Electronic – Are all voltage reference ICs able to sink as well as source current


I'm looking at the REF30xx series of precision voltage references from TI. The datasheet lists a maximum output current of 25mA. Every specification and figure on the datasheet (e.g. load regulation on pages 3 and 5) shows only positive output current (0-25mA).

This concerns me, because datasheets for other devices such as op-amps tend to have bipolar current ranges (-25 to 25 mA) and figures either have an axis that goes negative for output current or else shows absolute output current (using +/- mA).

Can I expect these voltage reference ICs to operate correctly in a circuit that requires them to sink as well as source current?

If not, can someone recommend a buffer circuit that won't ruin the low-noise characteristics of the reference voltage?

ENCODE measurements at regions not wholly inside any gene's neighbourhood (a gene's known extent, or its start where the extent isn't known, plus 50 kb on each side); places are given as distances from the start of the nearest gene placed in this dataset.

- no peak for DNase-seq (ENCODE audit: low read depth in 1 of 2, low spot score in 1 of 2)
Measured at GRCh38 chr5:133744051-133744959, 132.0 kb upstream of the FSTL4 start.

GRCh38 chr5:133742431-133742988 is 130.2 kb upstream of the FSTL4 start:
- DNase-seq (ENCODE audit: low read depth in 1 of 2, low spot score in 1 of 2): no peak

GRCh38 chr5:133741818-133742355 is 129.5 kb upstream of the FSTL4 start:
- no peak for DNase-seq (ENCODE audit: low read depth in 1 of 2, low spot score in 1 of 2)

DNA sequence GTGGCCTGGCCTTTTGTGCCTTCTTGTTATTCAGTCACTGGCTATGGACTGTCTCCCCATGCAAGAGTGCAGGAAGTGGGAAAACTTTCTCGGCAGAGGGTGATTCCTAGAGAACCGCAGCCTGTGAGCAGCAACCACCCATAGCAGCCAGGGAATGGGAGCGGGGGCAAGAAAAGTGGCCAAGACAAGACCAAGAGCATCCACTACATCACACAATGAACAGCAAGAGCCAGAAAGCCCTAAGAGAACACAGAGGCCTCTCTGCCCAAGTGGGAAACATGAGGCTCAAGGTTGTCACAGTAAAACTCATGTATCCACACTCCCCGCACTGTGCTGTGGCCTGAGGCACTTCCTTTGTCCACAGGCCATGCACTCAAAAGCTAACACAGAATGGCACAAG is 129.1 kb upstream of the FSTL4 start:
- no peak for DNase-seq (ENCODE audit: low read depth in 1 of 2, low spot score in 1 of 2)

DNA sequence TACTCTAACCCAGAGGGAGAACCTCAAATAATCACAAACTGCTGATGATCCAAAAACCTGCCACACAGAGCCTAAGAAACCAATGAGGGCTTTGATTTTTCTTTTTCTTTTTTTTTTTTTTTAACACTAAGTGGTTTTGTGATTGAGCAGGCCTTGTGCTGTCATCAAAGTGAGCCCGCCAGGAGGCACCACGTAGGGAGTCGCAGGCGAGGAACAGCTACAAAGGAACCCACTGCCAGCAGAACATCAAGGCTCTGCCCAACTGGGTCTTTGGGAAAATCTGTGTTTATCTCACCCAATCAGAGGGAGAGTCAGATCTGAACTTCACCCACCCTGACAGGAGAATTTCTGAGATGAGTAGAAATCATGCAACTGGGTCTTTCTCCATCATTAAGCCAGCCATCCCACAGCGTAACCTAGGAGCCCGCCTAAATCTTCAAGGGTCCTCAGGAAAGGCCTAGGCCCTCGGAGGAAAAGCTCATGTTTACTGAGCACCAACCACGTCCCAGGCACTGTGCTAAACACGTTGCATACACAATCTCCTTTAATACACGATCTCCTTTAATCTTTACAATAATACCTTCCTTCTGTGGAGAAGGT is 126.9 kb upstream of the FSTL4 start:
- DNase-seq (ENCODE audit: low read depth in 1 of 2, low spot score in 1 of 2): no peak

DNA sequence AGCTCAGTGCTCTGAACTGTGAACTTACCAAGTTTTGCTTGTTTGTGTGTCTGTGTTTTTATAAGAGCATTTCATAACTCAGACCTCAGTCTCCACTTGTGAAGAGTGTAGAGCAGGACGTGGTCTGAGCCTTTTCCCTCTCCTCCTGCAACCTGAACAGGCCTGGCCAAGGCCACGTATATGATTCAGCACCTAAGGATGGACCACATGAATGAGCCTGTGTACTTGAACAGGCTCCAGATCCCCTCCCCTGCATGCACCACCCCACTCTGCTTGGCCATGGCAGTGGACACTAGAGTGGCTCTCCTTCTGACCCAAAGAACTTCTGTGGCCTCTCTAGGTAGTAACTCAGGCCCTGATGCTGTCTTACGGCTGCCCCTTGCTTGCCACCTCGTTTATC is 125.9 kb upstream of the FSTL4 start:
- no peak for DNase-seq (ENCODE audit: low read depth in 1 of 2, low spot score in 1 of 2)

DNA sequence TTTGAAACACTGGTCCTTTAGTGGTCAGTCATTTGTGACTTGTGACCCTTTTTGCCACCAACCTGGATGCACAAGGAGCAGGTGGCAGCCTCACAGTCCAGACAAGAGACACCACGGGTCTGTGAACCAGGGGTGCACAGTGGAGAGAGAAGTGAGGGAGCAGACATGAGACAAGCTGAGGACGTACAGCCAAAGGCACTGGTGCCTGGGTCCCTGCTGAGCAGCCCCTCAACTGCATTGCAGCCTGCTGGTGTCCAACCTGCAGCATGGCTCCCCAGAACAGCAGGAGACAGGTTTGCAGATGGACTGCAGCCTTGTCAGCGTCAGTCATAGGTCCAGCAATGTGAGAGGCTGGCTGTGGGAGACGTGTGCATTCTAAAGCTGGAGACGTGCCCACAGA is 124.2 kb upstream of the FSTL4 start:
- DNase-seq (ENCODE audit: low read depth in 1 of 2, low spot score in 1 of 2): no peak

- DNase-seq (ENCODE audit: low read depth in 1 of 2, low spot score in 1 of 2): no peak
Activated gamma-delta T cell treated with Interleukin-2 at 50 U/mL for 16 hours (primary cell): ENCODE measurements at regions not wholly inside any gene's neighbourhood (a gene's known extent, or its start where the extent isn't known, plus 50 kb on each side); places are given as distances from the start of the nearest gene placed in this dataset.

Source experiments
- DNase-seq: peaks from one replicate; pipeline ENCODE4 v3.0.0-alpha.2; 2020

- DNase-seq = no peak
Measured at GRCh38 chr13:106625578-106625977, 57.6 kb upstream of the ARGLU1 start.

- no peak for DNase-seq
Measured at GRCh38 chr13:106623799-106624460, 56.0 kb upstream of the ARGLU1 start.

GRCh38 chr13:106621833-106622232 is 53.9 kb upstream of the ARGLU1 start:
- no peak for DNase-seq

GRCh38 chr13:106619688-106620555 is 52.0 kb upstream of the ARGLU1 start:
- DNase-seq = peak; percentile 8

Best Answer

Most references are designed either to source current (series references) or sink current (shunt references), not both. For your part, this characteristic is made explicit in the load regulation spec on pg. 3. Load regulation is only guaranteed for 0 < Iload < 25 mA.

If your current sinking requirements are fairly small, you consider could using some pre-loading (e.g. add an additional load that ensures the reference is always sourcing current even though the "real" load is also sourcing current).

If the current you need to source/sink is too great, or if the power efficiency for a pre-load circuit is not acceptable, then you could consider using a buffer. The buffer amplifier will need to have low thermal drift and low offset voltage (e.g. comparable or less than the allowed drift/error in your reference voltage). Of course you also want low noise and gain-of-1 stability.

You might end up using an instrumentation amp instead of an op-amp to get these characteristics. For example, the AD620 is kind of the "old standby" when it comes to low drift and low offset voltage amplifiers. If you haven't used an in-amp before, be sure to read the data sheet thoroughly before building your circuit. You don't just hook them up like they are op-amps.